Picture this: you’re sitting at a quiet pond, there is no wind to disturb the stillness, and the water is crystal clear. Suddenly, you throw a rock into the water and it creates ripples that spread out over the entire surface. It’s a beautiful experience and it’s also a great metaphor for how our actions affect other people. When we throw our hate or anger into the world, that feeling ripples out to not only the people immediately around us, but the people that surround our circle, and so on. On the flip side, when we throw kindness and love out into the world, that feeling also ripples out to places, or people, we may never know about.
We have a tendency to think that our actions only affect the people that we direct them to, but I believe the impact of our actions extends out further than we would ever know. Once we recognize and accept that, we can begin being more thoughtful about our actions and words.
Let’s think about this on a global level. For example, when someone commits a mass shooting the families directly impacted are devastated, but many people beyond those families are impacted by those murders too. The same reasoning applies to acts of kindness and love. For example, when we see Mother Teresa reaching out to the poorest people in Calcutta with love and compassion, we feel that love ourselves.
Love is a powerful force in the world because of its ability to reach so many people. Hate has the same ripple effects. I believe that the world would be a better place if we put a greater emphasis on learning to love and show kindness to others. But we are a diverse species with different upbringings and backgrounds. We can’t always control what others do, but we do have the power to make our own decisions and contribute our own ripples into the world. After we recognize this, the question becomes do we want to contribute anger and hate, or love and kindness. I choose the latter.
Spreading love and kindness not only has positive effects on other people but also on ourselves. I personally feel my best when I’m able to make others feel good, and I feel my worst when I’ve made someone upset. Some people may feel a sense of momentary relief when they throw a rock of hate into the world, but that feeling usually morphs into shame and anger towards oneself. The same logic applies when we throw kindness into the world. We’ll feel warmth in our hearts and thankfulness towards ourselves.
I believe that kindness is a skill and is something we choose to put out into the world every day. The most difficult part of expressing love and kindness to others is when the other person doesn’t deserve it. Even in those moments when anger feels overpowering, I still believe that kindness should prevail. And when that isn’t possible, because there will be times when your anger is warranted, I urge you to walk away. Leaving the conversation can help stop those ripples of hate of going out into the world.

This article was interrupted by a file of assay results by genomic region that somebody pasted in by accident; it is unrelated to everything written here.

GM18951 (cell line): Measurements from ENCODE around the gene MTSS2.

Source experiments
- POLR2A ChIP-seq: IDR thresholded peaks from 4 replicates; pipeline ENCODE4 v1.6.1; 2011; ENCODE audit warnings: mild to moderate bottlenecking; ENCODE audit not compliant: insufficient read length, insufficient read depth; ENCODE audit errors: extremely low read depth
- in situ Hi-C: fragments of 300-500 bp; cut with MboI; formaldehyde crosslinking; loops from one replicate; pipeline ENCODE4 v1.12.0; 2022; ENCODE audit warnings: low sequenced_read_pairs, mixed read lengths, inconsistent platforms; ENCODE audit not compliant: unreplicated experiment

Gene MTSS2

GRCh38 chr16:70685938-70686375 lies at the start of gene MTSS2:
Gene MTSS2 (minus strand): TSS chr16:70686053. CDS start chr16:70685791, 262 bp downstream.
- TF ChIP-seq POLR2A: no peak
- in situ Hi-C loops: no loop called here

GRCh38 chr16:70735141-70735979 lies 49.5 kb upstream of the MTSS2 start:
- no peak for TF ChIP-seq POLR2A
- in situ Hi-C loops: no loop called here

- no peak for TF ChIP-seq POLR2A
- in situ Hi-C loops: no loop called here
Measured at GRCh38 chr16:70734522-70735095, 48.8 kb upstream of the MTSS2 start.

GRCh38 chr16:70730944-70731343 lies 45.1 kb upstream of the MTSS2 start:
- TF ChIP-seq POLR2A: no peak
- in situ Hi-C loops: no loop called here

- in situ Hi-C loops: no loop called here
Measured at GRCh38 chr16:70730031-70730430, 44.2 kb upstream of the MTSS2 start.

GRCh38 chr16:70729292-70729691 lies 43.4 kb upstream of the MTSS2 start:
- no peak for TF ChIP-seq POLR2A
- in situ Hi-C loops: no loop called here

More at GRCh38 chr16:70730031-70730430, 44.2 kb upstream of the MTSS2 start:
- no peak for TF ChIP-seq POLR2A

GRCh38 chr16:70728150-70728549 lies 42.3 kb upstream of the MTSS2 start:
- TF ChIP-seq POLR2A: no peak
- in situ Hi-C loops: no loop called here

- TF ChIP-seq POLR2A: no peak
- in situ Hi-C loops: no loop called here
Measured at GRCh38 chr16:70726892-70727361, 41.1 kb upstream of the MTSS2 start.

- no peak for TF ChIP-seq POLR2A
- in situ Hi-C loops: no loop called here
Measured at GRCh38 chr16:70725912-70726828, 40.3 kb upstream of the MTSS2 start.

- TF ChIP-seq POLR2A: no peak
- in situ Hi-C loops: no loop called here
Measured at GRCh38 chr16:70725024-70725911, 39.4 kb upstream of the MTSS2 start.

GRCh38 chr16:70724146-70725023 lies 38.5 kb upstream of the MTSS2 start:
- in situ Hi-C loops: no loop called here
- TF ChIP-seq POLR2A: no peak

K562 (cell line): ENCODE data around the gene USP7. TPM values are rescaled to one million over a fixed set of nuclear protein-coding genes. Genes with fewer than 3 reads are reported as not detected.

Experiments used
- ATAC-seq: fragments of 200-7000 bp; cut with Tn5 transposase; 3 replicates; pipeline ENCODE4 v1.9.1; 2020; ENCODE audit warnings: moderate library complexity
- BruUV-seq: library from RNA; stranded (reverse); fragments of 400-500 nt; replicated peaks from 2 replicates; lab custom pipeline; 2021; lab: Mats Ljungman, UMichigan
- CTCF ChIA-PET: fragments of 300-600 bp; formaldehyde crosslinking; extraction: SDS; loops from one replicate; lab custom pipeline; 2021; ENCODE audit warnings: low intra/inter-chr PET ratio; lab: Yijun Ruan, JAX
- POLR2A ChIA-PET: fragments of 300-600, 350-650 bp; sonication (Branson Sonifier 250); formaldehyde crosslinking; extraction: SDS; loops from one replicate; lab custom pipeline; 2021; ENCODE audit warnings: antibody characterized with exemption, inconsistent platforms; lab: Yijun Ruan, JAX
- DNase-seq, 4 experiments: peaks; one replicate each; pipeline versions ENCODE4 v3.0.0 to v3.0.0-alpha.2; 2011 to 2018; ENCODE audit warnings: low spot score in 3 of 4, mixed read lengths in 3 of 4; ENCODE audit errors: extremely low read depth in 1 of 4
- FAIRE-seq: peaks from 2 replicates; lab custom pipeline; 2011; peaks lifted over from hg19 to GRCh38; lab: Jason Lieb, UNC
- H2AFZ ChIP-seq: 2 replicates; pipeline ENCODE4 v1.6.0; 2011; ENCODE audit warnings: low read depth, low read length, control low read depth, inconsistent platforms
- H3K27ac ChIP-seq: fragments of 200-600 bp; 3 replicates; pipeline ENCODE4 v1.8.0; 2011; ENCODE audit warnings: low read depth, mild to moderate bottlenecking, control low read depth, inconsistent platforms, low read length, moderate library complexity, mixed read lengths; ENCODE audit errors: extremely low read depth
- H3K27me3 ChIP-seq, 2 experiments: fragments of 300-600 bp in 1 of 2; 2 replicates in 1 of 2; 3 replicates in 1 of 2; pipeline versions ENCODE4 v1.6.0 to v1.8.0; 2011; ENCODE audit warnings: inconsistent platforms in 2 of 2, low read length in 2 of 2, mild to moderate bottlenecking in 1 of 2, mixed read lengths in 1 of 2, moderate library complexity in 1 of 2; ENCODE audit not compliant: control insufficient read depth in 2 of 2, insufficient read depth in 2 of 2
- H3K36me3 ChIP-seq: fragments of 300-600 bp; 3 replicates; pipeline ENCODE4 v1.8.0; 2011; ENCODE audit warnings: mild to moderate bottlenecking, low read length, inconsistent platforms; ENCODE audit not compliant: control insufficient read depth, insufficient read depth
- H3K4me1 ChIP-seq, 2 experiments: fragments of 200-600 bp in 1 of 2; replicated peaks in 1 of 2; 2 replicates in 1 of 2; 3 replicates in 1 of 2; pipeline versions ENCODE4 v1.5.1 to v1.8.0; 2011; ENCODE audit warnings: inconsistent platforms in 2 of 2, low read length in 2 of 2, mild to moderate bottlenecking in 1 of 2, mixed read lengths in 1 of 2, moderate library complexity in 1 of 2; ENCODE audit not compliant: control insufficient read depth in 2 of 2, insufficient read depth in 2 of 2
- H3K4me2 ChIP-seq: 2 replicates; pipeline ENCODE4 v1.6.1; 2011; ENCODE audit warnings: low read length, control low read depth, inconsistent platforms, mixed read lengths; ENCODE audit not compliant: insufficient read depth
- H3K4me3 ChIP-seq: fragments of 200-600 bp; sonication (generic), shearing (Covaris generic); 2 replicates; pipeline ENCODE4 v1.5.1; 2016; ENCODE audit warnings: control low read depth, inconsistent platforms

Many years ago I went on vacation on the east coast. The mother of a friend of mine also lives on the east coast and I knew through my friend that she was lonely. I decided to go visit her while on vacation and keep her company for a few hours. I enjoyed spending time with her, but then I went back to my vacation and didn’t think much of it. Years later, my friend told me that his mother had shared how important that visit was to her and that it had made a difference in her life. I’m not sharing this example to be braggadocious, but using this to illustrate that we don’t always know the impact that our actions have on others. I had no idea that my visit would have that type of impact on my friend’s mother, but I let my kindness guide my decisions that day, and as a result, love and connection rippled out into the world.
Letting love and kindness guide my decisions creates a great deal of happiness in my heart. When I do things for others, I don’t need to know the effects of my actions necessarily because doing the action is enough for me. My heart feels full when I create happiness for others. On the opposite end of the spectrum, my heart doesn’t feel fulfilled when I display anger and hate. Hate hurts our world, while kindness makes our world more beautiful.
I want to challenge you to choose a day or a week to be especially kind. This could mean complimenting strangers, being extra thankful to people who help you throughout your day, learning people’s names, or asking how someone’s day is going and really listening. We are presented with many opportunities throughout the day to make a positive impact. I urge you to lead with kindness and love, and to not look for a response from that kindness, but to simply share it. Kindness is like perfume. You get to enjoy it, but the people around you can enjoy it too. After a day or a week, you might even start to notice how your actions affect the people around you.
In my profession, there have been countless times I’ve heard that someone was considering taking their own life and they changed their mind because of someone else’s kindness. We really don’t know the impact that our actions have on other people. And now that we understand what we choose to do or say creates ripples through the pond of life, imagine the impact we could have if we choose kindness over hate.
Self-love is also extremely important when we give so much to others. We’re only able to show love and kindness to others when we love ourselves. This may look like taking a bath after a long day at work or choosing to rest over the weekend vs. seeing people. When our energy is replenished, we’re then able to pass that positivity off to others.
Our actions have a lot of power over other people, but also our self-perception. When we love ourselves, we are able to love others. And when love and kindness guide our decisions, we’ll find that the world we participate in looks a bit brighter.